WORKSET REG A0-A4/D1/D2then the following instructions will perform the same function:
MOVEM.L WORKSET,-(SP) MOVEM.L A0-A4/D1/D2,-(SP)If a register list symbol is used, it must be defined before it appears in any MOVEM instructions.
The MOVEQ instruction may be used for moving an immediate value in the range -128 to +127 into a data register. The assembler will assemble a MOVE.L #<value>,Dn as a MOVEQ if the value is known on the first pass.
The ADDQ (SUBQ) instruction adds (subtracts) an immediate value from 1 to 8 to (from) any alterable destination. The assembler will use the quick form if the value is known on the first pass to be in the range 1 to 8.
<label> ORG <expression>where <expression> is an expression containing no forward references, i.e., its value must be known on the first pass at the point where the ORG directive appears. An error will result if an attempt is made to set the location counter to an odd value; in this case the location counter will be set to the specified value plus one. The <label> is optional and, if present, the specified symbol will be set to the new value of the location counter.
<label> EQU <expression>where <expression> is an expression containing no forward refer ences, i.e., its value must be known on the first pass at the point where the EQU directive appears. The <label> must be specified, since it tells what symbol is being defined. If <label> is omitted, an error will result. If an attempt is made to redefine a symbol that was defined with EQU, either as a label or using any symbol definition directive, an error message will be printed.
<label> SET <expression>
D3-D0/D7/A1-A3The registers and ranges may be specified in any order. The same format for register lists may be used with the MOVEM instruction directly. In order to avoid confusion, it is best to avoid specifying a range that includes both an address register and a data register, although the assembler will not treat this as an error.
<label> DC.<size> <item>,<item>,...The label will be defined to equal the address of the start of the list of data. The size code specifies that a list of bytes (.B), words (.W), or longwords (.L) is being defined; if omitted, word size is used.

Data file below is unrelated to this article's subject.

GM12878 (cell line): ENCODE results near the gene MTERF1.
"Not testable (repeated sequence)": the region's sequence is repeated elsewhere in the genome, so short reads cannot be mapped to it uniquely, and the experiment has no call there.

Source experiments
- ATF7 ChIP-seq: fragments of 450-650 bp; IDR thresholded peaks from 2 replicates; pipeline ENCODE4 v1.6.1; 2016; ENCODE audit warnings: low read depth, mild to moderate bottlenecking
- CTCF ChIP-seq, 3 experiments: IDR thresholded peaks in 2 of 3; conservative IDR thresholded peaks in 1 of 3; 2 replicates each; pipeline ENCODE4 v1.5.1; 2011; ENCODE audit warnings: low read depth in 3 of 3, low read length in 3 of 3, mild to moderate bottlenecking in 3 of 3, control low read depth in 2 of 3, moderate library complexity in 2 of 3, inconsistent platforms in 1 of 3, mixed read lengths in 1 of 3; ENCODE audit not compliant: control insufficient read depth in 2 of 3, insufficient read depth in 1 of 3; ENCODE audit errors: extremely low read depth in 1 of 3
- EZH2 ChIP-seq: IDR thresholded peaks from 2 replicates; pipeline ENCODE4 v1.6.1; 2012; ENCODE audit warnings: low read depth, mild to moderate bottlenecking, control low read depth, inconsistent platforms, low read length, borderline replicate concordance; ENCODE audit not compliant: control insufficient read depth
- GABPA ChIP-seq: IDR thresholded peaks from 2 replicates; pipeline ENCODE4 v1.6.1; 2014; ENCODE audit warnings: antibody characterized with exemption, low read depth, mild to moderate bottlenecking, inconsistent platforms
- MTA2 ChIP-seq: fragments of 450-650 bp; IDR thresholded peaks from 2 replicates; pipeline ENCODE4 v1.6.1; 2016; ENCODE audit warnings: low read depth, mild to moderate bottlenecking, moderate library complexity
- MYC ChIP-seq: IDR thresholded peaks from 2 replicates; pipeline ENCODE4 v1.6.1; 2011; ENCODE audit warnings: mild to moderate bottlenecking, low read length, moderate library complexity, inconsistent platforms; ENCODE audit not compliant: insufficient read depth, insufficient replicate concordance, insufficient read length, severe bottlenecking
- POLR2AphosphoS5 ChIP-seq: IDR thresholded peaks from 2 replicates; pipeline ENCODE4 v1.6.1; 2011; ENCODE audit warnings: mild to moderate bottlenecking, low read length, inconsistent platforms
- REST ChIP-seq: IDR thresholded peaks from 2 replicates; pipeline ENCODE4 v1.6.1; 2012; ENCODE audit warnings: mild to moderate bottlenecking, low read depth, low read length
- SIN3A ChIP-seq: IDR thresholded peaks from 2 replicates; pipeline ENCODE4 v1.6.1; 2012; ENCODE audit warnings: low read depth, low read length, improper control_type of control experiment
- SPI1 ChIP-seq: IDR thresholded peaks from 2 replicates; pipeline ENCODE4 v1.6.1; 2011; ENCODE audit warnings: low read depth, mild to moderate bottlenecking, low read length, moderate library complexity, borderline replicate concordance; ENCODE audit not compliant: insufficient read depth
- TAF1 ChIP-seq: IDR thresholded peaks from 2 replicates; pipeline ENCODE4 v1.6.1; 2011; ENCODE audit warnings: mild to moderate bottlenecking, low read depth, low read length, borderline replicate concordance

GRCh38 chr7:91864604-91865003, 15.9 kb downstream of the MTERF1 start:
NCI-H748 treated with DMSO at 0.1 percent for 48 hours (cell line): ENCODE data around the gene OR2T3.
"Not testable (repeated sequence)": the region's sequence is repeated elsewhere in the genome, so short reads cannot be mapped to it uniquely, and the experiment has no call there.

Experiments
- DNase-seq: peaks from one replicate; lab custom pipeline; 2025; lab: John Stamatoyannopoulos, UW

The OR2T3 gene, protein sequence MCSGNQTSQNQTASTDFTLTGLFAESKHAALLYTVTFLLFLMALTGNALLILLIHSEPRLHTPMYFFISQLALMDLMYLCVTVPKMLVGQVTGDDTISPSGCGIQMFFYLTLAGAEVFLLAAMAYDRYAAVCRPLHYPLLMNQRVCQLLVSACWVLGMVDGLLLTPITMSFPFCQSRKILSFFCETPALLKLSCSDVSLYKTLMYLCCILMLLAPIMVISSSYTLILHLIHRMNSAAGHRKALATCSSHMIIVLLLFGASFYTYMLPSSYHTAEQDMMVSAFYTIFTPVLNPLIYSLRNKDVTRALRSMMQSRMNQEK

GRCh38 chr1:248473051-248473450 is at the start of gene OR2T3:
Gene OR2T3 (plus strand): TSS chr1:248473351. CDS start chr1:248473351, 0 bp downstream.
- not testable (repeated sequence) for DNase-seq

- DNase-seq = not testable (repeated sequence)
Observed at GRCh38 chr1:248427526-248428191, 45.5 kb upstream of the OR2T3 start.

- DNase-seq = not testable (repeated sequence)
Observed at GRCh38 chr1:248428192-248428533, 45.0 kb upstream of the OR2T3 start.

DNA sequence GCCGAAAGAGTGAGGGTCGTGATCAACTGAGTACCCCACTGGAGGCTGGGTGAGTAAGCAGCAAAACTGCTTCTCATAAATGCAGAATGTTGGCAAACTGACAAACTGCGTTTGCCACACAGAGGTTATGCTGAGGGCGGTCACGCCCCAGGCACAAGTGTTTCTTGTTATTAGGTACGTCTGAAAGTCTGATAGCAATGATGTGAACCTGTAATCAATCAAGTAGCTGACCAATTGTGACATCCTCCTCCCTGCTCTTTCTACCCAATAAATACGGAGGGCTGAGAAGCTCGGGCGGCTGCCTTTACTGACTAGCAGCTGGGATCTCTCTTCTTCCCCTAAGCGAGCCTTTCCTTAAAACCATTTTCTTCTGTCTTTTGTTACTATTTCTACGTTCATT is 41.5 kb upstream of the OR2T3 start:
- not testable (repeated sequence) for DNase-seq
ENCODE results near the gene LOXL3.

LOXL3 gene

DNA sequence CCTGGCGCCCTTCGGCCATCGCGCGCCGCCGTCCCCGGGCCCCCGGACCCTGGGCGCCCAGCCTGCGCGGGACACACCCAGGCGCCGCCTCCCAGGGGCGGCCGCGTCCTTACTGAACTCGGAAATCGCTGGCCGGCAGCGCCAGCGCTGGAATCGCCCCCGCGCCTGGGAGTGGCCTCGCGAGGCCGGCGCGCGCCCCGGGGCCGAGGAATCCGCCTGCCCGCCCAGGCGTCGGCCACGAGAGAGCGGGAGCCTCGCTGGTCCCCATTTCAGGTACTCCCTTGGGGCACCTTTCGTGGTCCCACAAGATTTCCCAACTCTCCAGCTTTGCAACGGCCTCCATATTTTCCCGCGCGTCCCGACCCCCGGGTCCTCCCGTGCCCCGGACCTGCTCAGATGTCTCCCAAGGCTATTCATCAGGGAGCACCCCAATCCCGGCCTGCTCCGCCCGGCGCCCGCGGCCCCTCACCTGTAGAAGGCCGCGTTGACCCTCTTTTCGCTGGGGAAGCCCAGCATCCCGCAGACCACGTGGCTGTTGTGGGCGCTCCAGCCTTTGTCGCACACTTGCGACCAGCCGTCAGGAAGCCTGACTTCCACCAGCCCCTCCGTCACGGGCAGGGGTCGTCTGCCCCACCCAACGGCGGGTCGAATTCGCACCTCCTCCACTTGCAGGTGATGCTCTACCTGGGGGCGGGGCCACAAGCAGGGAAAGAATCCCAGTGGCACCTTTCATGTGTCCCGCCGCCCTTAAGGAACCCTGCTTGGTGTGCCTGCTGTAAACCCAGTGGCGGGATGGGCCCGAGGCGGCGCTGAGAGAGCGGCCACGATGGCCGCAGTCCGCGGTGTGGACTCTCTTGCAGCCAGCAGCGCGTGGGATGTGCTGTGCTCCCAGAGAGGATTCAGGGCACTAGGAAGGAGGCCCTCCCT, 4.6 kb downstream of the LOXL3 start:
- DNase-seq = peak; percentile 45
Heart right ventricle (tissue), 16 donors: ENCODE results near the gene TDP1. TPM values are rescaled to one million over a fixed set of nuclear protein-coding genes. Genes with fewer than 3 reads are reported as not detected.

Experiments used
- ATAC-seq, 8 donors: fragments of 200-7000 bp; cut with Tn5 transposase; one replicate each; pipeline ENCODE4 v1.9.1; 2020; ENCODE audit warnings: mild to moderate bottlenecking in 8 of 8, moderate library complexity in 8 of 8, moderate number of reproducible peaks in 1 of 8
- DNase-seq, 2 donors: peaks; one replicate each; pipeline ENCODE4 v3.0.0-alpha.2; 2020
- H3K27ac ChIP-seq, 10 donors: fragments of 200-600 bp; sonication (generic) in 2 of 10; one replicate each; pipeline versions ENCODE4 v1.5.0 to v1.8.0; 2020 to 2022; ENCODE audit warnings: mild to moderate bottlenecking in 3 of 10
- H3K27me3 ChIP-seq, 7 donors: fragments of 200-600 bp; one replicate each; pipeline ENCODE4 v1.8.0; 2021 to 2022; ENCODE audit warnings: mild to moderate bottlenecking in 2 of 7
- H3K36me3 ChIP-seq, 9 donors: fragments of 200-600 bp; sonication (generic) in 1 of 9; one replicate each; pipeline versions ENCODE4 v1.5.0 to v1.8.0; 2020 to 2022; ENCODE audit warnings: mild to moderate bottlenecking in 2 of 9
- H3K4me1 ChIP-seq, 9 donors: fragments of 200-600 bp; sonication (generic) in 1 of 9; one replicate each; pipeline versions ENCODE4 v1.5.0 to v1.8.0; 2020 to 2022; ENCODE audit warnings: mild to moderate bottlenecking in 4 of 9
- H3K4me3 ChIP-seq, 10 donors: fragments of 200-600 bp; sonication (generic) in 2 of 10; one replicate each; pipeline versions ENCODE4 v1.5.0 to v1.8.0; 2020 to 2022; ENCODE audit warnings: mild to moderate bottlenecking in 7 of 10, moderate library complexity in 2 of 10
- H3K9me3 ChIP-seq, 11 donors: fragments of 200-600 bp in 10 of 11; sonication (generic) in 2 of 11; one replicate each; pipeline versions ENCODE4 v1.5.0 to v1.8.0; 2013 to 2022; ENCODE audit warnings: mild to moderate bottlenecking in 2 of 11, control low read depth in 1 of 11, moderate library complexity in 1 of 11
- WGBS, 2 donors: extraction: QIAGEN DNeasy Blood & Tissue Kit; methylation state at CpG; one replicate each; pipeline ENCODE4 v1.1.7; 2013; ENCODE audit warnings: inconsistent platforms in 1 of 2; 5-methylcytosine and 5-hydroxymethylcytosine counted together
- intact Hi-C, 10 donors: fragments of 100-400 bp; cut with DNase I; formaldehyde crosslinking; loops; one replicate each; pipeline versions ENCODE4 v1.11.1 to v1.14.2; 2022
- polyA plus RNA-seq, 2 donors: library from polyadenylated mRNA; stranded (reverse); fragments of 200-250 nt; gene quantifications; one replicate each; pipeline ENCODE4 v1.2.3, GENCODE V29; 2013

A list of items follows the directive; each item may be an expression or a string. If an item is an expression, the expres sion is evaluated and stored as the size indicated, i.e., a byte, a word, or a longword. An error is generated if the value will not fit as either a signed or unsigned value in the specified size. If an item is a string, delimited by single quotes, then the string will be stored in successive entities of the size specified; if words or longwords are being generated, and the string does not fit into an whole number of words or longwords, then the string will be padded with zeros at the end to make a
whole number of words or longwords. Strings and expressions may intermixed in a single DC directive.
If words (DC.W) or longwords (DC.L) are being generated, then the start of the list of constants will be aligned on a word boundary by increasing the location counter by one, if necessary. This is not performed for DC.B directives, so that strings of bytes may be contiguous in memory. If an instruction follows a DC.B directive, the assembler will automatically adjust the location counter (if necessary) to place the instruction on a word boundary.
An example of a DC directive that defines a null-terminated string:
TEXT DC.B 'DC Example',$0D,$0A,0This directive results in the following data at location TEXT:
44 43 20 45 78 61 6D 70 6C 65 0D 0A 00 (hexadecimal)
<label> DCB.<size> <length>,<value>The label will be defined to equal the address of the start of the block. The size code specifies that a block of bytes (.B), words (.W), or longwords (.L) is being set up; if omitted, word size is used.
The length argument is an expression that tells the number of bytes, words, or longwords that are to be in the block. This value must be known on the first pass at the point where the DCB directive appears, and it must be non-negative. The value argument is an expression whose value is to be placed in each data item in the block; it needn't be known on the first pass. An warning message will be printed if the value will not fit (as a signed or unsigned number) in the data size selected.
If word or longword size is selected, then the start of the block will be placed on a word boundary by increasing the location counter by one, if necessary. If an instruction follows a DCB.B directive, the assembler will automatically adjust the location counter (if necessary) to place the instruction on a word boundary.
block of bytes, words, or longwords. The format of the directive is